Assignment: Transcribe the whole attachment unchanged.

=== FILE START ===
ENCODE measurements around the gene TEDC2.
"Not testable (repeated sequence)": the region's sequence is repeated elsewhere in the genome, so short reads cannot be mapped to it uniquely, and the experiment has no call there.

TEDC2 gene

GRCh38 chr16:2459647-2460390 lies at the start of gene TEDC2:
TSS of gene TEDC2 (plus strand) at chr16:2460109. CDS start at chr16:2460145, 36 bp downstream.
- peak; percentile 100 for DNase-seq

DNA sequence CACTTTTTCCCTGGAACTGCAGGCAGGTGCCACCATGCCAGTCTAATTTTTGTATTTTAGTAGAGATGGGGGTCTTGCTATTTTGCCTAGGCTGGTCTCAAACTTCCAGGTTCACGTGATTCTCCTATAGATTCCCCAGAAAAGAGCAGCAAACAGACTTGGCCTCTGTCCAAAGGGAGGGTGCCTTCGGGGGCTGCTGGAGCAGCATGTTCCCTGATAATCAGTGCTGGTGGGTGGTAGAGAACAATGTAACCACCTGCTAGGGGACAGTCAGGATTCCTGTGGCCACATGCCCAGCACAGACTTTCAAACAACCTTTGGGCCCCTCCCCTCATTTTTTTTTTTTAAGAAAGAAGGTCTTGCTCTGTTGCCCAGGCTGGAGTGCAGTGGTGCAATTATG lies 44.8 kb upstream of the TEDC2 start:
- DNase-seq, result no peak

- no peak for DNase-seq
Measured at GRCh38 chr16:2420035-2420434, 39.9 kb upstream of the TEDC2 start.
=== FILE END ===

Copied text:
ENCODE measurements around the gene TEDC2.
"Not testable (repeated sequence)": the region's sequence is repeated elsewhere in the genome, so short reads cannot be mapped to it uniquely, and the experiment has no call there.

TEDC2 gene

GRCh38 chr16:2459647-2460390 lies at the start of gene TEDC2:
TSS of gene TEDC2 (plus strand) at chr16:2460109. CDS start at chr16:2460145, 36 bp downstream.
- peak; percentile 100 for DNase-seq

DNA sequence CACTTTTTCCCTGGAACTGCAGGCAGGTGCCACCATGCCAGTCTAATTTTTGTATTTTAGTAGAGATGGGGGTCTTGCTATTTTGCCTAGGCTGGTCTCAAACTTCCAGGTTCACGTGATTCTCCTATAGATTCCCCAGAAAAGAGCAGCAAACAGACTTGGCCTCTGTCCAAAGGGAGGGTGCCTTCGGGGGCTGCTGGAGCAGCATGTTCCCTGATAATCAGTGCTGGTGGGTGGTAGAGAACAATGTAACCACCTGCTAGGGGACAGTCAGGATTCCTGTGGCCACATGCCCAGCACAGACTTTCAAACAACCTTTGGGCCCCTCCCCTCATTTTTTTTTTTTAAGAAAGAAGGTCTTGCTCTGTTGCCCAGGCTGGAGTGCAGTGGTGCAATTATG lies 44.8 kb upstream of the TEDC2 start:
- DNase-seq, result no peak

- no peak for DNase-seq
Measured at GRCh38 chr16:2420035-2420434, 39.9 kb upstream of the TEDC2 start.